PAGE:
Junior and middle-level staff treated as disposable

    Advice to Management

    Knock off the constant re-orgs, flushing money on fancy consultants for things like 'rebranding', pay attention to the people who are getting the work done at junior and middle-levels and show them some respect!


  6. Helpful (2)

    "Great outcomes, disorganized internally"

    Star Star Star Star Star
    • Work/Life Balance
    • Culture & Values
    • Career Opportunities
    • Comp & Benefits
    • Senior Management
    Current Employee - Communications Officer in Seattle, WA
    Current Employee - Communications Officer in Seattle, WA
    Neutral Outlook
    Approves of CEO

    I have been working at PATH full-time (More than 3 years)

    Pros

    - great mission
    - effective work - produce great outcomes and actually saves peoples lives
    - flexible workplace

    Cons

    - very disorganized internally
    - big egos
    - no career cultivation
    - zero culture
    - impossible to move things forward

    Advice to Management

    Improve decision-making, push down authority, reward success and hard work, grow employees, and build a culture of caring, not just academics and science.


  7. Helpful (1)

    "Great Org with Good Culture"

    Star Star Star Star Star
    • Work/Life Balance
    • Culture & Values
    • Career Opportunities
    • Comp & Benefits
    • Senior Management
    Former Employee - Executive Assistant in Seattle, WA
    Former Employee - Executive Assistant in Seattle, WA
    Recommends
    Positive Outlook
    No opinion of CEO

    I worked at PATH full-time (More than 3 years)

    Pros

    I thoroughly enjoyed my time working at PATH. I only left to be a stay at home mom and even went back multiple times when my schedule allowed for some flexibility. I would recommend the organization to anyone looking to work for a non profit that does tangible work and makes a real difference in the world.

    Cons

    During my time there was a shakeup in management, which wasn't much fun, but seems to be more stable now.

    Advice to Management

    Continue to keep a small org culture as the org grows. Don't let it become like BMGF.

  8. Helpful (3)

    "Lots of change"

    Star Star Star Star Star
    • Work/Life Balance
    • Culture & Values
    • Career Opportunities
    • Comp & Benefits
    • Senior Management
    Current Employee - Associate Director, Management in Seattle, WA
    Current Employee - Associate Director, Management in Seattle, WA
    Recommends
    Positive Outlook
    Approves of CEO

    I have been working at PATH full-time (More than a year)

    Pros

    Mission is powerful and the organization has a positive impact on the communities it serves. The organization is undergoing change in an effort to be competitive with other NGOs and work more effectively across the organization. In my area this has meant a lot of changes in leadership, including changes in managers/performance leaders.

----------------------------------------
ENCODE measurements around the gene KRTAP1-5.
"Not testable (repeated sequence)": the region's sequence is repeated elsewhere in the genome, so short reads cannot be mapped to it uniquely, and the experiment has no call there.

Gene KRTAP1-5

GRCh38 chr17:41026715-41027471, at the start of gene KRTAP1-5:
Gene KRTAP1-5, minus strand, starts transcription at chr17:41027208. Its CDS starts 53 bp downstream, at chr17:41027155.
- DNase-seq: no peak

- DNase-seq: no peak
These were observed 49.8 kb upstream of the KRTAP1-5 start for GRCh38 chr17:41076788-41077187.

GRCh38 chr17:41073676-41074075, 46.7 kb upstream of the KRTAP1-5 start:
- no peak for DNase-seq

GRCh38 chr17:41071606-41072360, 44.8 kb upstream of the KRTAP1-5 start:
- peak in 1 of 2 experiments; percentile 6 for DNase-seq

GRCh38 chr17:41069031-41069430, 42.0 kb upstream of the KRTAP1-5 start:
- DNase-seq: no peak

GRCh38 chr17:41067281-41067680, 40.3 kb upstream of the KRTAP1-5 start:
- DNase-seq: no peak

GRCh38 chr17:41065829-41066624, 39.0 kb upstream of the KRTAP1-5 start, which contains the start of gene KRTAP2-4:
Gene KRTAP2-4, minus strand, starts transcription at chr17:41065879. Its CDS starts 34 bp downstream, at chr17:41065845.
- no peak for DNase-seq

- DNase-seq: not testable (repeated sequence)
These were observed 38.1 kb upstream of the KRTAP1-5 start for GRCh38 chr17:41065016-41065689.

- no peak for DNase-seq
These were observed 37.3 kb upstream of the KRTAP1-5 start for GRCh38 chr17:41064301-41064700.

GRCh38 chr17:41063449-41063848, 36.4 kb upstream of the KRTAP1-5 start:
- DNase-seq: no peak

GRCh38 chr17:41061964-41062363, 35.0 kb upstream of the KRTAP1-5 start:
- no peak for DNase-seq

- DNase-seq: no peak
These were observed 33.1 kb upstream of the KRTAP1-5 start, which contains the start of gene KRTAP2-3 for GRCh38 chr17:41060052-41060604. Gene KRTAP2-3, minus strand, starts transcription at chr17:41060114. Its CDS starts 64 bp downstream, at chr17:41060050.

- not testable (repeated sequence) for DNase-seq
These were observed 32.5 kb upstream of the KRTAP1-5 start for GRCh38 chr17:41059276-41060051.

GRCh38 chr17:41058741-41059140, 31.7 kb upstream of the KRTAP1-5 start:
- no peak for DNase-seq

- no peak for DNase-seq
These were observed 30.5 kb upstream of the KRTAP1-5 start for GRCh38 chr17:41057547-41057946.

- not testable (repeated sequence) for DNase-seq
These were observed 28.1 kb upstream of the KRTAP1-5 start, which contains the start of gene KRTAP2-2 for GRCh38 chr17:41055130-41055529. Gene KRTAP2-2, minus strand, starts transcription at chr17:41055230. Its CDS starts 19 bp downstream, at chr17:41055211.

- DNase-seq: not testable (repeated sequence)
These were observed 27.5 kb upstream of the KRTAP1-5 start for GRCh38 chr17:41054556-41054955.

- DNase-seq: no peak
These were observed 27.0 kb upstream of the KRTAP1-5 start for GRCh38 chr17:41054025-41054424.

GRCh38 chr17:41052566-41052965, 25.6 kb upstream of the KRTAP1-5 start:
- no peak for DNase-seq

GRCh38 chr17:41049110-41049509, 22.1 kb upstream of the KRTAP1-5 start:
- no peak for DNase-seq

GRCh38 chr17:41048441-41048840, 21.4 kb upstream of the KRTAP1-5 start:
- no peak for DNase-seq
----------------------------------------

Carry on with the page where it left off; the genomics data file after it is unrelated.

The organization is trying to proactively manage this change, but it is hard and can feel chaotic. The project work continues to move forward and I do think our leaders are trying to improve things and prepare for the future.

    Cons

    Reorganizations take a long time (actually decision making and change in general is slow) and the systems are archaic, so months can go by between an announcement and action. Given the fast-paced environment of the project work, this creates a strange environment. Leadership is often not aware of the impact that additional reviews/committees have on the teams, particularly given the relatively heavy involvement of the donors in much of our work.

    Advice to Management

    Prioritize the changes and understand where they are needed and not. Focus on the underlying systems so that we can get things done.


  9. "Great working experience"

    Star Star Star Star Star
    • Work/Life Balance
    • Culture & Values
    • Career Opportunities
    • Comp & Benefits
    • Senior Management
    Former Employee - Anonymous Employee in Washington, DC
    Former Employee - Anonymous Employee in Washington, DC

    Pros

    Opportunity to work in global health for a good cause.

    Cons

    Virtual organization so there is no real wet lab experience.


  10. "Great people, funding challenges"

    Star Star Star Star Star
    • Work/Life Balance
    • Culture & Values
    • Career Opportunities
    • Comp & Benefits
    • Senior Management
    Former Employee - Assistant Program Manager in Seattle, WA
    Former Employee - Assistant Program Manager in Seattle, WA
    Recommends
    Neutral Outlook
    No opinion of CEO

    Pros

    Smart, ambitious, devoted staff; Strong mission

    Cons

    Organization is experiencing funding challenges.

    Advice to Management

    Please recognize the talent in your organization and reward them with advancement. Prevent them from leaving to advance their careers!